Susan Orsillo, PhD
Department of Psychology
Office: 73 Tremont Street, 8014
- PhD, University at Albany, SUNY
- MA, University at Albany, SUNY
- BA, University at Albany, SUNY
Internship: Tufts University School of Medicine/Boston Department of Veterans Affairs Psychology Internship Consortium; Postdoctoral fellowship: National Center for PTSD: Behavioral Sciences Division Boston VA Healthcare System; Licensed Clinical Psychologist, Health Services Provider MA.
Acceptance and mindfulness; acceptance-based behavior therapy, anxiety disorders, evidence-based therapies, dissemination and implementation.
I am interested in developing, refining and disseminating acceptance-based behavioral approaches to improving psychological functioning, health and quality of life. Acceptance-based behavior therapy (ABBT) involves integrating acceptance and mindfulness-based approaches (such as ACT, MBCT, DBT and MBSR) with more traditionally behavioral approaches to therapy (e.g., psychoeducation, skills training, exposure therapy). With funding from the National Institute of Mental Health, my colleague Liz Roemer and I developed an ABBT to treat generalized anxiety disorder and examined its efficacy in a randomized control trial comparing ABBT to applied relaxation. We are currently examining the efficacy of a self-directed version of the treatment and developing more effective methods of training and dissemination. In collaboration with graduate students in my lab, I have also develop acceptance-based behavioral approaches to target other problem areas. For example, we have developed programs aimed at decreasing depression in first year college students, decreasing relational aggression among middle schoolers, reducing the risk of sexual assault among college students, decreasing procrastination and improving body dissatisfaction. My second research interest involves experimentally examining the nature and parameters of the constructs we target with ABBT, including emotional avoidance, suppression, and the strategic withholding of emotion across several channels of responding including self-report, facial expression, psychophysiological responding and narrative expression.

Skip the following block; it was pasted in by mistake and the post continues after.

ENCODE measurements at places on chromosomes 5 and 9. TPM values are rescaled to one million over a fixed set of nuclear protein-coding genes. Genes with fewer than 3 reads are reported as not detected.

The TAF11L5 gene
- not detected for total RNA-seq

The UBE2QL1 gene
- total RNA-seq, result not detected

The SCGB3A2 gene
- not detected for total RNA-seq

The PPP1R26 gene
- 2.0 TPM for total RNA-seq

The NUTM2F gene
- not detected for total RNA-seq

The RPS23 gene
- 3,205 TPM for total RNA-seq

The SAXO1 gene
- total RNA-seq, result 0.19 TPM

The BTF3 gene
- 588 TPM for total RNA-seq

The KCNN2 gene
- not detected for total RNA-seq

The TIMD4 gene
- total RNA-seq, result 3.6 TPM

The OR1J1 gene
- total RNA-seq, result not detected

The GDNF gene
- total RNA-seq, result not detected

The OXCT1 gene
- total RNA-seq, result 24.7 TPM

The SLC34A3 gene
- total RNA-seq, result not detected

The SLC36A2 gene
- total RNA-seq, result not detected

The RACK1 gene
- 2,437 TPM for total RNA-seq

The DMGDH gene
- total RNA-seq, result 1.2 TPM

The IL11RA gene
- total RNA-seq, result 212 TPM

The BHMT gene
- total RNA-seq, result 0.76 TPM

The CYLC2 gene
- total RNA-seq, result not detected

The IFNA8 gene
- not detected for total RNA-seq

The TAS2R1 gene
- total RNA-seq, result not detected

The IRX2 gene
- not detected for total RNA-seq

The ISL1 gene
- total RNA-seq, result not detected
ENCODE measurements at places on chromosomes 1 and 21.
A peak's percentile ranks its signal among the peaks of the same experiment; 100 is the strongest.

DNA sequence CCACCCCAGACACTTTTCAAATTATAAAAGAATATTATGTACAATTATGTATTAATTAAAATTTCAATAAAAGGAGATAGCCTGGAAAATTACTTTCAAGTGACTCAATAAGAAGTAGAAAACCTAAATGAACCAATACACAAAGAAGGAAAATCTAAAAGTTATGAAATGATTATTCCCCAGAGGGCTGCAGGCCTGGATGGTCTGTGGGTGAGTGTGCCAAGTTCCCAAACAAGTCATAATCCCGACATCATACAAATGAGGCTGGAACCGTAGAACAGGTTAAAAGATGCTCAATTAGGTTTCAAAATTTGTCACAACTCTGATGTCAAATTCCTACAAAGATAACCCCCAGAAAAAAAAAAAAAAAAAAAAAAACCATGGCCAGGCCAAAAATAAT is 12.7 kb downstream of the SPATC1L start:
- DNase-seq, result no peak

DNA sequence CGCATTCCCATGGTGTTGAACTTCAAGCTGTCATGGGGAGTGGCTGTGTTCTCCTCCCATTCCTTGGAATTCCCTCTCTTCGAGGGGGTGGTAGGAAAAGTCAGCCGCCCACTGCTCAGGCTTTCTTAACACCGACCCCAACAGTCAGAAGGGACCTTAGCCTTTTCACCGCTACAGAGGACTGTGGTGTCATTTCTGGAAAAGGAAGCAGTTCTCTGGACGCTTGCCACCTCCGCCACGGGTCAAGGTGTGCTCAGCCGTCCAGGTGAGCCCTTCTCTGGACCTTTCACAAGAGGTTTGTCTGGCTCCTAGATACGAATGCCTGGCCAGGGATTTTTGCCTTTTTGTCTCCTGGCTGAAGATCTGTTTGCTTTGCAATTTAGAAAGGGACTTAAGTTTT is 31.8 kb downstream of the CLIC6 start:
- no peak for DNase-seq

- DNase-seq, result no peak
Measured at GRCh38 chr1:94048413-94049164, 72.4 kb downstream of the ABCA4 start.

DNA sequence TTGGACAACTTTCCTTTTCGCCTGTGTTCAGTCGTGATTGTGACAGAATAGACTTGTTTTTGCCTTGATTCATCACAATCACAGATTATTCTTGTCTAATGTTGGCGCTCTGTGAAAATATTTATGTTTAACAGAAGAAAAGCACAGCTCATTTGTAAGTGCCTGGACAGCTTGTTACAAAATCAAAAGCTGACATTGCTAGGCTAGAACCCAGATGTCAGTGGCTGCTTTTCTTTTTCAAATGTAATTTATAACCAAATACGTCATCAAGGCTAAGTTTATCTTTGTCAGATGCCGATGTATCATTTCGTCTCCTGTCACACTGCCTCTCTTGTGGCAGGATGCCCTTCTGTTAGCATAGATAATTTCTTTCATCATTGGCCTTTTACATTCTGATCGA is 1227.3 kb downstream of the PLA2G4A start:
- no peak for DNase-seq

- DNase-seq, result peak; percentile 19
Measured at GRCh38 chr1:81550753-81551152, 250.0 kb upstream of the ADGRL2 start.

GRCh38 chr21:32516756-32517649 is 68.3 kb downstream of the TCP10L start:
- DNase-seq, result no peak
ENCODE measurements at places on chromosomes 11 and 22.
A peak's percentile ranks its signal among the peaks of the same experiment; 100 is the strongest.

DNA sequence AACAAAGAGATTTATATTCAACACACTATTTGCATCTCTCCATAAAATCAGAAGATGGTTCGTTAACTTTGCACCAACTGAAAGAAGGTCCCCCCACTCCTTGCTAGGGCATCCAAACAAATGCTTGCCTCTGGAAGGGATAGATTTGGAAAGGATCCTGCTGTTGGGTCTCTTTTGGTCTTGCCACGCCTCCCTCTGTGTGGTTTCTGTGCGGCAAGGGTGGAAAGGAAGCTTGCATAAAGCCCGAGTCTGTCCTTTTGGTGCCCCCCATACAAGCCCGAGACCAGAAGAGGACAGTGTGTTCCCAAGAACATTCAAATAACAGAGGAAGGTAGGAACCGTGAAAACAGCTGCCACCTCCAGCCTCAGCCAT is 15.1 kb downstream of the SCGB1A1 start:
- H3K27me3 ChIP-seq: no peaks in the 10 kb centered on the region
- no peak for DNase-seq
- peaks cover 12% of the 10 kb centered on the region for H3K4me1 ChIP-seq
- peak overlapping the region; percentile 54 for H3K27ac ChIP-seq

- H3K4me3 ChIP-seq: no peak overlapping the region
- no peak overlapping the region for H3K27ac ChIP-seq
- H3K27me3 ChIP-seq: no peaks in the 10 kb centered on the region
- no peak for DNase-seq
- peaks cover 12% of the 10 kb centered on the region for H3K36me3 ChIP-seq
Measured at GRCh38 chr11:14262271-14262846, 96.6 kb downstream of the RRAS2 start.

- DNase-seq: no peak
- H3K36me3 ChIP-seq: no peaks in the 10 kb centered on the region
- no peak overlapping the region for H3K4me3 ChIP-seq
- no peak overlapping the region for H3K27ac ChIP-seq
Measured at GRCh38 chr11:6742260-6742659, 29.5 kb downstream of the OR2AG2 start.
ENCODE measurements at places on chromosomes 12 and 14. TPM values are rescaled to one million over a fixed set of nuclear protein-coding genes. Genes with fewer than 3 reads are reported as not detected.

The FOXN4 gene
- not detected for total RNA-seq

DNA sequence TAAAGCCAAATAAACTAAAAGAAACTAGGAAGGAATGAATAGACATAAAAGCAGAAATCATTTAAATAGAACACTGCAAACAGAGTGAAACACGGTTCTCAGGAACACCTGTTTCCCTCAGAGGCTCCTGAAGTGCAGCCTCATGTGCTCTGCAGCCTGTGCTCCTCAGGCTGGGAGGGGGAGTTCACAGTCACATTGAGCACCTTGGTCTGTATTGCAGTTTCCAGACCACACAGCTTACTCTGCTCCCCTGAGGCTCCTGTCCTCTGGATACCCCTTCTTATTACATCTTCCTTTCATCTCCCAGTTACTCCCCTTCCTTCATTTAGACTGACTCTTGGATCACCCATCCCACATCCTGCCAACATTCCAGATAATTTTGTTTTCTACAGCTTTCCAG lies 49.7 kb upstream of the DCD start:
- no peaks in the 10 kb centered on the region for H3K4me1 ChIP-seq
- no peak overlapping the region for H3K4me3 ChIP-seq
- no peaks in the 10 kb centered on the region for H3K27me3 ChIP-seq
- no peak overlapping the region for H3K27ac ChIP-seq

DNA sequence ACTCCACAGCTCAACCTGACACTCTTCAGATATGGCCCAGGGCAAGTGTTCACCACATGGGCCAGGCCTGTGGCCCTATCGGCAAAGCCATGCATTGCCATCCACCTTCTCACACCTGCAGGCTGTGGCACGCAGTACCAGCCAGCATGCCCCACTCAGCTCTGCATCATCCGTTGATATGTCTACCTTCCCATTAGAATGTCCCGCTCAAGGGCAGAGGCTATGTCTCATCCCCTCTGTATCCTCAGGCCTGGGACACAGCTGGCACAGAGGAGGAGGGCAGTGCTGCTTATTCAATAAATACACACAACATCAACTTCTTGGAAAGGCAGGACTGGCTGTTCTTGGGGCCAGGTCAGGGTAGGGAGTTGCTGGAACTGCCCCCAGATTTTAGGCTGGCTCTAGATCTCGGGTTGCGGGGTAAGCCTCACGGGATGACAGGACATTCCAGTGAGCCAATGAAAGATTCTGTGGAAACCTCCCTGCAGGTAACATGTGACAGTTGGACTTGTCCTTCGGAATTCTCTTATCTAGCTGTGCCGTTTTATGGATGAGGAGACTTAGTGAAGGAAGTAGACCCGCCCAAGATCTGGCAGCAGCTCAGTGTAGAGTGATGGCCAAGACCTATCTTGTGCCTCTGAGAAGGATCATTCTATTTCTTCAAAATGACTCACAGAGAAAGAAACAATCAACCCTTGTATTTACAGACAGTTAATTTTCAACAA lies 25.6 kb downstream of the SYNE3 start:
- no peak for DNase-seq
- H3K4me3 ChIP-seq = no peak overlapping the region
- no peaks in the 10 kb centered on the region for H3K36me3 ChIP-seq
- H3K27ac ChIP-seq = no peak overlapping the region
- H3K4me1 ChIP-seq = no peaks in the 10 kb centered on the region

Orsillo, S.M. & Roemer, L. (2016). Worry Less, Live More: The Mindful Way through Anxiety Workbook. New York: Guilford.
Danitz, S., Suvak, M.K., Orsillo, S.M. (2016). The Mindful Way Through The Semester: Evaulating the Impact of Integrating an Acceptance-Based Behavioral Program Into a First-Year Experience Course for Undergraduates. Behavior Therapy, 47 (4), 487-499.
Fuchs, C. H., West, L. M., Graham, J. R., Kalill, K. S., Morgan, L. P., Hayes-Skelton, S. A., Orsillo, S.M., & Roemer, L. (in press). Reactions to an Acceptance-Based Behavior Therapy for GAD: Giving Voice to the Experiences of Clients From Marginalized Backgrounds. Cognitive and Behavioral Practice.
Millstein, D.J., Orsillo, S.M., Hayes-Skelton, S.A., & Roemer, L (2015). Interpersonal problems, mindfulness and therapy outcome in an acceptance-based behavior therapy for generalized anxiety disorder. Cognitive Behaviour Therapy, 44(6), 491-501.
Orsillo, S.M., Danitz, S.B. & Roemer, L. (2016). Mindfulness-based approaches. In A.M. Nezu & C.M. Nezu (Eds.) The Oxford Handbook of Cognitive and Behavioral Therapies (pp. 172-199). New York: Oxford University Press.
PSYCH 326 - Abnormal Psychology
PSYCH 340 - Professional Development in Psychology
PSYCH 350 - Psychology Internship
PSYCH 711 - Writing for Psychological Science
PSYCH 721 - Evidence-Based Principles in Psychotherapy
PSYCH 741 - Clinical Supervision and Consultation (Clinical Practicum)
PSYCH 779 - Acceptance & Mindfulness in Psychotherapy